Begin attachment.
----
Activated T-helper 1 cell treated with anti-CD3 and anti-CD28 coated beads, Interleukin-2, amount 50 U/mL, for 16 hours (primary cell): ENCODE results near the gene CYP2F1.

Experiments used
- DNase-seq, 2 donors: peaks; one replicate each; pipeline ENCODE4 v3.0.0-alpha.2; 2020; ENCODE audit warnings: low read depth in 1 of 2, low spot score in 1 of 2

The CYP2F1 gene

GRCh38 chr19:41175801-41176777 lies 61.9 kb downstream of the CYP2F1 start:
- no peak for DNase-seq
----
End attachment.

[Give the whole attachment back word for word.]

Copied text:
Activated T-helper 1 cell treated with anti-CD3 and anti-CD28 coated beads, Interleukin-2, amount 50 U/mL, for 16 hours (primary cell): ENCODE results near the gene CYP2F1.

Experiments used
- DNase-seq, 2 donors: peaks; one replicate each; pipeline ENCODE4 v3.0.0-alpha.2; 2020; ENCODE audit warnings: low read depth in 1 of 2, low spot score in 1 of 2

The CYP2F1 gene

GRCh38 chr19:41175801-41176777 lies 61.9 kb downstream of the CYP2F1 start:
- no peak for DNase-seq